A food tour can be a great way to get to know a city. I’ve taken advantage of them a few times to get my bearings, including particularly memorable experiences in New York and Amsterdam while I recently had a great look around Leeds with Leeds Food Tours that introduced me to a few places new to me. Being a tourist city with a fabulous food scene, York has unsurprisingly got its own food tour operator, Tours in a Dish, with whom I enjoyed a couple of tours a few years ago, but a lot has changed since then. While the city has certainly changed, Tours in a Dish has also had a change of ownership so the chance to join owner-operator Marion for a Hidden Gems Tour was not to be missed.
I don’t think I’m unwarranted in boasting that my knowledge and experience of the York food scene is comfortably amongst the best in the city, so didn’t approach the experience expecting any great surprises or to find anything new, but a fresh perspective and the chance to interact with visitors to our wonderful city are both invaluable things that would make the experience worthwhile in its own right anyway. The £55 experience begins at an easily found landmark near the Minster so the group that I joined were all gathered neatly at the appointed time ready to get some steps in on the way to the first stop. With a tour like this, it’s key that the guide knows the city intimately and is able to bring it to life in a meaningful and relatable way so I was relieved to find Marion instantly dishing out morsels of information about the sights on the walk to our first stop, a well known bakery near Shambles, who served up samples of their signature seven-seed sourdough as well as a savoury pastry. At this point, I started to seriously question my decision to eat a large pulled pork Benedict earlier in the day at Brew & Brownie while we made the short trip to our next stop in Shambles food court.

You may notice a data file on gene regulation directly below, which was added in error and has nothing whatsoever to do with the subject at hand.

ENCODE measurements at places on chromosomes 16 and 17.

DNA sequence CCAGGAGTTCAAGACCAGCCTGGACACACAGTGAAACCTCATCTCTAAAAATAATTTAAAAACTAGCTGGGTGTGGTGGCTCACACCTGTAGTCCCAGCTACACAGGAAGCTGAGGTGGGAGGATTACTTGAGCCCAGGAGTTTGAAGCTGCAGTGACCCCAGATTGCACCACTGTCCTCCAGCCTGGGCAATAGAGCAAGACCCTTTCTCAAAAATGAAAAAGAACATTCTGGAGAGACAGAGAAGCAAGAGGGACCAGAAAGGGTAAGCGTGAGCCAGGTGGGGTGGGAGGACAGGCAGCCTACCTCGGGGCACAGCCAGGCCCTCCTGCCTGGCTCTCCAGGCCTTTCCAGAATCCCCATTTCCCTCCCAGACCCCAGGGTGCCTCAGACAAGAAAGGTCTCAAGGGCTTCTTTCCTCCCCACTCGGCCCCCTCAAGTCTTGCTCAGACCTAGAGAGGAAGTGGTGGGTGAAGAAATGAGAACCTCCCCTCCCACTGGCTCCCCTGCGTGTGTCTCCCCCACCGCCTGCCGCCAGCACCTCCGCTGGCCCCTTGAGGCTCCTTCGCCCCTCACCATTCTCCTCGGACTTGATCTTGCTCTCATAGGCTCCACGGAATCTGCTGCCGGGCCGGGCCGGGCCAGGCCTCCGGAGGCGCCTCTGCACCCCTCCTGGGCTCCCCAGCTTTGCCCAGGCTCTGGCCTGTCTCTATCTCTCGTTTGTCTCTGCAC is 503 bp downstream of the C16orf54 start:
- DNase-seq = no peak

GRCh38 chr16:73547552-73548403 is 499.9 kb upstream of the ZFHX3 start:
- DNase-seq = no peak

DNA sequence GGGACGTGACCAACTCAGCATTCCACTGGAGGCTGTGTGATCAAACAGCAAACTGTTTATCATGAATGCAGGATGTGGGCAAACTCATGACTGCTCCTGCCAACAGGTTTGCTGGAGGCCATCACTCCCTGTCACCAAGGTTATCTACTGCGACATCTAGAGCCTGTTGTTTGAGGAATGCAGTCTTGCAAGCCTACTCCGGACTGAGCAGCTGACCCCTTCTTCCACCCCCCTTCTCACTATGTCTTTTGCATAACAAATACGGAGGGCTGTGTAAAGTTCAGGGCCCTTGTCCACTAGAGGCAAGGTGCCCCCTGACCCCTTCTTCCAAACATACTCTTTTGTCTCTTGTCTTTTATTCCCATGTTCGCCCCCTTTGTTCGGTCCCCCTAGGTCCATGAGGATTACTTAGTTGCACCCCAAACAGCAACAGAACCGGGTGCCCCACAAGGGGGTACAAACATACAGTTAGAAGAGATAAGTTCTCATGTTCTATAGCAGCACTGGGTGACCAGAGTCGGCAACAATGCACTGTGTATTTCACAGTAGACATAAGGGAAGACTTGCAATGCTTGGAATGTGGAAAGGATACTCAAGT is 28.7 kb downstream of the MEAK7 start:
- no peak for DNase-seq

Next was a portion of filled savoury pancake from one of my favourite street food traders, which is comfortably one of the best traders in the city before we made our way across town, taking in a few landmarks on the way, to a notable producer within the city walls with a link to one of York’s former main industries. This, more in-depth, sampling and tour took a bit longer and really got stuck into the history and production techniques key to the industry. With a sugar-induced spring in our step we were quickly on the way to another favourite spot of mine, where we descended to be seated in a basement unfamiliar to me – nice to still be surprised!
At this location the group had to get to grips with using chopsticks; with satisfying sticky rice, pickles and Japanese dumplings all making an appearance for the appreciative audience who polished off the lot before making the short trip to our last stop. This full stop to the tour offered a choice of several refreshing, sweet flavours on which to finish before everyone went their separate ways with plenty of inspiration for further culinary exploration of this unique city. I should apologise as well for not naming any of the venues we stopped at, but the stops on this Hidden Gems tour wouldn’t remain terribly surprising for future participants if I named them all here! If you’re visiting York then this is a really good, unique way of finding your bearings in the city with plenty of food thrown in from some of the best that the city has to offer.